The more there is, the more that can go wrong. This argument is typically thrown around to decry the onslaught of software and digitally-controlled features in modern vehicles, despite the good or convenience they may afford us. But sometimes, complex tech isn’t so much to blame; sometimes, automakers just lose sight of common sense.
The Golf R I just had the privilege of driving for a week was a wonderful vehicle, and I’ll tell you more about it soon in a full review. Today, though, I need to highlight the single worst thing about it. And sure — this hot hatch’s interior has received quite a lot of criticism, so you can rightly guess where my beef lies. But it has nothing to do with the plastic on the rear door cards, or even the confounding steering wheel and all its haptic controls, which must not have been intended for fleshy, warm-blooded human hands. Like every Mk. 8 Golf/GTI variant, the Golf R’s most egregious oversight lies immediately below the infotainment screen.
If you own one of these, you know what I’m talking about. If you have driven one at night, you also know. Sandwiched between the center display and climate vents is a long divot with touch-sensitive “buttons,” with which you can adjust climate zone temperatures and stereo volume. Of course, these controls also exist within Volkswagen’s infotainment system, but who wants to do in four taps what you can do in one? That’s what dash-mounted inputs are for.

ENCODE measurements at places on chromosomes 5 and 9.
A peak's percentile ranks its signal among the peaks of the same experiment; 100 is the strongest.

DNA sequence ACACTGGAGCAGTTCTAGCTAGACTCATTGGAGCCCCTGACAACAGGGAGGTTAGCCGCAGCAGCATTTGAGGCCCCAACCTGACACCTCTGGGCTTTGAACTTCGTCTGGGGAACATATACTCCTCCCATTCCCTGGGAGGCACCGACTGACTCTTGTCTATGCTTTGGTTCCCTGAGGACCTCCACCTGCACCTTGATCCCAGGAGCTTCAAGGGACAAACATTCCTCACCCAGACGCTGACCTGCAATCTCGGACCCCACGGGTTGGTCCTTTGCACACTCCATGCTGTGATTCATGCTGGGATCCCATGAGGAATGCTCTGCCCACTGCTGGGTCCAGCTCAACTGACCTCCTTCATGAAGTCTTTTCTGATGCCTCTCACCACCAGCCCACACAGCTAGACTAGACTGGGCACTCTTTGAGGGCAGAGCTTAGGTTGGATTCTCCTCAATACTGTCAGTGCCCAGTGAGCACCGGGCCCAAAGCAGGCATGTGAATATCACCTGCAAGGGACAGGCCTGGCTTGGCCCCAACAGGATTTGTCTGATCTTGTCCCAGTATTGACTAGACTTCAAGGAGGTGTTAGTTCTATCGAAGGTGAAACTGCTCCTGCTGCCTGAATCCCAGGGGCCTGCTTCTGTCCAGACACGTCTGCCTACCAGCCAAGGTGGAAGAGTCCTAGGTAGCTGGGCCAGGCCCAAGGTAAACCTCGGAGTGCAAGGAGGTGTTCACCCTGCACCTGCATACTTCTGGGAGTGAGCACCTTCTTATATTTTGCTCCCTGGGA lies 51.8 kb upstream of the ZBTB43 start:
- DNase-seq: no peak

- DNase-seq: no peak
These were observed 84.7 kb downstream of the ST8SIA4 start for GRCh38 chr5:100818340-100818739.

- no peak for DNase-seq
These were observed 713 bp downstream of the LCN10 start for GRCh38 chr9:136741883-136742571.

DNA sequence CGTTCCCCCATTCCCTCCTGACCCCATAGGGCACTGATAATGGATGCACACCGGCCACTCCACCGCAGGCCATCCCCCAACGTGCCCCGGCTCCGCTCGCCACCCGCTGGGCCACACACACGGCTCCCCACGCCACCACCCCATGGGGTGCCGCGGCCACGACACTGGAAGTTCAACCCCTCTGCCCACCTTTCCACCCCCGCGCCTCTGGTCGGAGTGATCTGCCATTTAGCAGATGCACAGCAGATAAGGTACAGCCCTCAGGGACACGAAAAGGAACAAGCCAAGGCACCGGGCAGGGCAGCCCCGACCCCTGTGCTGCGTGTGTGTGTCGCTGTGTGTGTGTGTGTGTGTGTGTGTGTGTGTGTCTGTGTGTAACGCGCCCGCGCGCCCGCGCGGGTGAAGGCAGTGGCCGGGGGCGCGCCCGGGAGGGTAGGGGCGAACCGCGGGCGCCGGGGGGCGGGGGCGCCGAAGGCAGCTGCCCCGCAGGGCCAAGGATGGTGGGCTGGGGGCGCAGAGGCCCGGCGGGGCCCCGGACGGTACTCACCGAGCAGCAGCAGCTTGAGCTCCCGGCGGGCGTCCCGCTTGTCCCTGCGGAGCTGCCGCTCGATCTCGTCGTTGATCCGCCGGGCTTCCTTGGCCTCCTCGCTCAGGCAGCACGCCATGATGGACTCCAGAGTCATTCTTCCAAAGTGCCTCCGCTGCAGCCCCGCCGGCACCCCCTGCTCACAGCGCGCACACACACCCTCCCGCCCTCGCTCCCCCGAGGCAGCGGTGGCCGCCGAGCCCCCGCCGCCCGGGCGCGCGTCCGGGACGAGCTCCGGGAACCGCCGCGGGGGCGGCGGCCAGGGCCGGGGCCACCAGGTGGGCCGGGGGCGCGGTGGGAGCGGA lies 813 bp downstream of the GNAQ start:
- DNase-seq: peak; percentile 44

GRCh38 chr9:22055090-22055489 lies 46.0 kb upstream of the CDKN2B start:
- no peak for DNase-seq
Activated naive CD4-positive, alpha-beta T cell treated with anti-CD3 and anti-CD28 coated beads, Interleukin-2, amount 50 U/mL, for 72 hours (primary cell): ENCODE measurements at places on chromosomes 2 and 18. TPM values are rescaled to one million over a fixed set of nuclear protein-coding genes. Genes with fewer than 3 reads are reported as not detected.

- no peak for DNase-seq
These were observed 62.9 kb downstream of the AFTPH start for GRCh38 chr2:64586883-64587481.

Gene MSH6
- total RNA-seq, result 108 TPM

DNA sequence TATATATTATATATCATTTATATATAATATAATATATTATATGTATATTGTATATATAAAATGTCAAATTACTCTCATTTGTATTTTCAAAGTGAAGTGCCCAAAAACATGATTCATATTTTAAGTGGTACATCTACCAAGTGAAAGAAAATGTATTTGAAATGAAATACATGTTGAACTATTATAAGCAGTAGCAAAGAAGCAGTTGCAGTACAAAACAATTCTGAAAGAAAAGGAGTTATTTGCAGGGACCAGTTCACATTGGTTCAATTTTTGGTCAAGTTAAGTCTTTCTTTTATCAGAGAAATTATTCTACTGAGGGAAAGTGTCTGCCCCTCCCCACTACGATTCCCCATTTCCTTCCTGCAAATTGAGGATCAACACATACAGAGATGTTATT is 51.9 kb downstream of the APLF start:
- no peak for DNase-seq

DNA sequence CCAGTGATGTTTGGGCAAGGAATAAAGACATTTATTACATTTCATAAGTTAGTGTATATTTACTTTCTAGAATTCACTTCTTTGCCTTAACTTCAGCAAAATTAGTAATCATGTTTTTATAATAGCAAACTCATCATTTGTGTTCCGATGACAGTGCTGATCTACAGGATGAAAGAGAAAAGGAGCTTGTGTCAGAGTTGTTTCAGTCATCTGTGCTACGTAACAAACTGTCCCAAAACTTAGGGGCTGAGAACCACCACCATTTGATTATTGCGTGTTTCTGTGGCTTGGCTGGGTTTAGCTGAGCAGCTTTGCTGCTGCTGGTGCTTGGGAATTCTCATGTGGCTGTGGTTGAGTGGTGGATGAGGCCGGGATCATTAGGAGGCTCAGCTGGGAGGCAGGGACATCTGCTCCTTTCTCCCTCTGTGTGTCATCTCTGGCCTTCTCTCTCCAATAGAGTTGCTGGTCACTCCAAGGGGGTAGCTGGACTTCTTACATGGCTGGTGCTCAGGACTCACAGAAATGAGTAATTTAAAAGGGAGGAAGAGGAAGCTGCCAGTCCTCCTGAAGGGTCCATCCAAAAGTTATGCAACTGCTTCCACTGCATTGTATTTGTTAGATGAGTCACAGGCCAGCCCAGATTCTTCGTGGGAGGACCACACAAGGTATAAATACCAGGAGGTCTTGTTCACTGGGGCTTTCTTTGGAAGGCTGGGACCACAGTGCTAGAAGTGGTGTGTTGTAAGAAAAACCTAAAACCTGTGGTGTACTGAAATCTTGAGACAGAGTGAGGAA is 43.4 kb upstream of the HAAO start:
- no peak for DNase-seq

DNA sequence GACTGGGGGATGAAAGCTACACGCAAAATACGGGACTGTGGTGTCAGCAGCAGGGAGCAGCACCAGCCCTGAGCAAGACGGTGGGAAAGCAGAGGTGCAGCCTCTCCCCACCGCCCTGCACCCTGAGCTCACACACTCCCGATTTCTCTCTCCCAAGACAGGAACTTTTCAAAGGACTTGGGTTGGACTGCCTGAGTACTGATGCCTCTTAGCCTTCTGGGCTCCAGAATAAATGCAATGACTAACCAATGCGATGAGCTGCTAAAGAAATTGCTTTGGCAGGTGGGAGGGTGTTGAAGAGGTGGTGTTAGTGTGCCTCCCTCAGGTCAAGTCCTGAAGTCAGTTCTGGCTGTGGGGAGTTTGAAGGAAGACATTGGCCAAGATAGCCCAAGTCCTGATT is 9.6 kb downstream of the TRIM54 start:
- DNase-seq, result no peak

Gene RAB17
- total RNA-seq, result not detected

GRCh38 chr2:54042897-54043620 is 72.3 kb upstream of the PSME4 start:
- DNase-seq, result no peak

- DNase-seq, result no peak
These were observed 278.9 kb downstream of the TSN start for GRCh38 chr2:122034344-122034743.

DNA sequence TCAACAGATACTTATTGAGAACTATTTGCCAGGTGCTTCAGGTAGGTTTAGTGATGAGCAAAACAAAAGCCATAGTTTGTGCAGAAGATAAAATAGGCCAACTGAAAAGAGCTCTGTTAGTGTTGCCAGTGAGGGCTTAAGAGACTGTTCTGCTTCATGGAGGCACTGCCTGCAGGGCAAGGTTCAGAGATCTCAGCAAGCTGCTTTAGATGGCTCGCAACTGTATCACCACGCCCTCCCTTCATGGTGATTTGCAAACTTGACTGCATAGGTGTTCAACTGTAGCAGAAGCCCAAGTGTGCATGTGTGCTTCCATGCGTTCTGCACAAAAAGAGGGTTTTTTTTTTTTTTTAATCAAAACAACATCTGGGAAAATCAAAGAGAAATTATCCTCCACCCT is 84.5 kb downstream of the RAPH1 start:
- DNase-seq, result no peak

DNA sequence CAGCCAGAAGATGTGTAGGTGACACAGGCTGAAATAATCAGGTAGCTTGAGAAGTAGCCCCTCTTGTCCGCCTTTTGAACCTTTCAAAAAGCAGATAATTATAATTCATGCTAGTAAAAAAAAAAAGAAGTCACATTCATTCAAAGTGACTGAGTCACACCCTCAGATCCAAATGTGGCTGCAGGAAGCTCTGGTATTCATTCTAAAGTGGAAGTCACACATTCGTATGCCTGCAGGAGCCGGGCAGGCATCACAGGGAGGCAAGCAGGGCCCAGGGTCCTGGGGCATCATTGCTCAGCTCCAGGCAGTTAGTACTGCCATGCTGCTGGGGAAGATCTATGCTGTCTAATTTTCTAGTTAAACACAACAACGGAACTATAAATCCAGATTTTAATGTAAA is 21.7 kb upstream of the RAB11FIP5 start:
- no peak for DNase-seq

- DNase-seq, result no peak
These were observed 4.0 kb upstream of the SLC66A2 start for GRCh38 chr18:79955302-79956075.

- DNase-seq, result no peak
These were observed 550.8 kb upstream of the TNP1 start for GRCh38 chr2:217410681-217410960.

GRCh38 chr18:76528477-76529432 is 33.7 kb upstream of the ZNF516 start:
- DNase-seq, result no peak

To that end, the Golf R provides what I can only describe as a capacitive gutter that you slide your fingertip across to tweak driver and passenger climate-control temperatures, with another space for stereo volume in the middle. You can also press the icons on this strip to make direct changes. The driver is still afforded volume oversight via the steering wheel, like you’d hope.
The very mention of capacitive touch replacing buttons and/or dials has no doubt sent a great many of you to the comments before you’ve even had the chance to finish this sentence. I agree with that sentiment, I really do. But I’ve also given up expecting new cars to ship with real buttons, and I knew what I was getting myself into here. This, alone, isn’t the problem.
No, the problem is that this strip of trackpad, with its almost complete lack of tangible guides or markings, goes completely invisible at night. Sure — during the day it’s easy enough to glance and note where hot and cold are located, along with the middle length for volume control. But none of this iconography is backlit, even though almost everything else you’ll touch in this interior is.
I want the receipts. I want to know how much money Volkswagen — the second-biggest car manufacturer in the world, the corporate colossus that is joining Formula 1 not once but twice — saved by not putting LEDs behind this portion of dash. Maybe it adds up in scale; I’m sure it does, most things do. It doesn’t matter! They can afford it.
I searched high and low for an option in the car’s software settings to light up this strip of nothing, to no avail. My worst fears were quickly confirmed when I ventured online to find owners complaining of the exact same thing.
It’s bad enough to replace a tactile input with one that solely relies on sight to find. But then, to knowingly eliminate the visual portion, too — it’s almost like Volkswagen is trying to experiment with how little it can actually do, and we’re the guinea pigs. As much as I hate to say it, when you’re selling a car that can puts a grin on your face — and the Golf R fixed a huge grin on mine — you can get away with damn near anything.